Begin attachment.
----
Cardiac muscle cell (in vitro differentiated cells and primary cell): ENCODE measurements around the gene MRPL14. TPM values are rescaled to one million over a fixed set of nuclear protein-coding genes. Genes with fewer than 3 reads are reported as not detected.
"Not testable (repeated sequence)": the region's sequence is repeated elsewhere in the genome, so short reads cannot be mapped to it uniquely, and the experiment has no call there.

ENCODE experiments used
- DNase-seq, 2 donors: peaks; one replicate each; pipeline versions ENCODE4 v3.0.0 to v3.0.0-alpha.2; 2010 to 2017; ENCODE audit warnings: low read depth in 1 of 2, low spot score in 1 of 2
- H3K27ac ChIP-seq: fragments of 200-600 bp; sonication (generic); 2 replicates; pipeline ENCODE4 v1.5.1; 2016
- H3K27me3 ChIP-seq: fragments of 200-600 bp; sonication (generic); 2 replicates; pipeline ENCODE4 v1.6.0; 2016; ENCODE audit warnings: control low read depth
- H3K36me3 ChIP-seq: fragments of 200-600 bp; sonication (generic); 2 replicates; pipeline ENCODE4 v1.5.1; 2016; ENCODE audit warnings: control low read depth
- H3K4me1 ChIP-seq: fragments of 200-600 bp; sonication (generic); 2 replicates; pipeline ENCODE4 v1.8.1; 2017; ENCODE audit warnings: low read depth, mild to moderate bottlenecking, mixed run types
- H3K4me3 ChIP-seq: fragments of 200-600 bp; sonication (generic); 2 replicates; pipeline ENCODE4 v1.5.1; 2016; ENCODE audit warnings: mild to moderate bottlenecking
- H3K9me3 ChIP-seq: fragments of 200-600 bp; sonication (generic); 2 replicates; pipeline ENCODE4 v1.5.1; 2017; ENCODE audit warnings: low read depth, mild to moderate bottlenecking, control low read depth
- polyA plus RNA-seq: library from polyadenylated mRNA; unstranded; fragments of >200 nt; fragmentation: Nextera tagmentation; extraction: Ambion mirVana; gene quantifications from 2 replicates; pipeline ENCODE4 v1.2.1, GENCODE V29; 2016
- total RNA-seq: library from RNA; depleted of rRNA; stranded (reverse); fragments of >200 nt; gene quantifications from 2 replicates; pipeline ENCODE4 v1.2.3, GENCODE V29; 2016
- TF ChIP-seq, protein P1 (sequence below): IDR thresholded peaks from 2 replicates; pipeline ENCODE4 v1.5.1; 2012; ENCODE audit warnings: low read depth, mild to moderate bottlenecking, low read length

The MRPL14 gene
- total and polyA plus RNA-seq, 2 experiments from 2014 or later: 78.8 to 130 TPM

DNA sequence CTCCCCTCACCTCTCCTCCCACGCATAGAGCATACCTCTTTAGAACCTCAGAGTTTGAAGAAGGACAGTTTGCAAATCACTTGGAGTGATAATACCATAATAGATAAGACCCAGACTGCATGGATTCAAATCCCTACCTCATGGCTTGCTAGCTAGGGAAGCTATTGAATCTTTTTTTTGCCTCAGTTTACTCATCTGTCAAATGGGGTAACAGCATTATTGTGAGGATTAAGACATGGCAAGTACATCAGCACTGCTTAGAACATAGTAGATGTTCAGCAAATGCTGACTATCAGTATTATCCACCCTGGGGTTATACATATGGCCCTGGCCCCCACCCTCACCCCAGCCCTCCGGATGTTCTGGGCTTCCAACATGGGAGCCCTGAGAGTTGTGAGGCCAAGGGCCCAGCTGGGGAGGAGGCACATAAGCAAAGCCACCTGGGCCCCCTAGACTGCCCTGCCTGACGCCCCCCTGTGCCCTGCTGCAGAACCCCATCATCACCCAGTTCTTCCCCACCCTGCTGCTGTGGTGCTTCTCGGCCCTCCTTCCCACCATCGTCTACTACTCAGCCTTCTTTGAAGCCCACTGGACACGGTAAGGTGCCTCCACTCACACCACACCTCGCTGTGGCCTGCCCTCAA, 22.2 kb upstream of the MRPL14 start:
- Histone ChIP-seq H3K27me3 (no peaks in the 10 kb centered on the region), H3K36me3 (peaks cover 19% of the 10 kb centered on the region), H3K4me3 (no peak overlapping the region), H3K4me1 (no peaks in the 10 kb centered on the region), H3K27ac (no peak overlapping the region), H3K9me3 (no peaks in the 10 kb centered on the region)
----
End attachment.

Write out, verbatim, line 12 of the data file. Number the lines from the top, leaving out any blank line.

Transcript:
- total RNA-seq: library from RNA; depleted of rRNA; stranded (reverse); fragments of >200 nt; gene quantifications from 2 replicates; pipeline ENCODE4 v1.2.3, GENCODE V29; 2016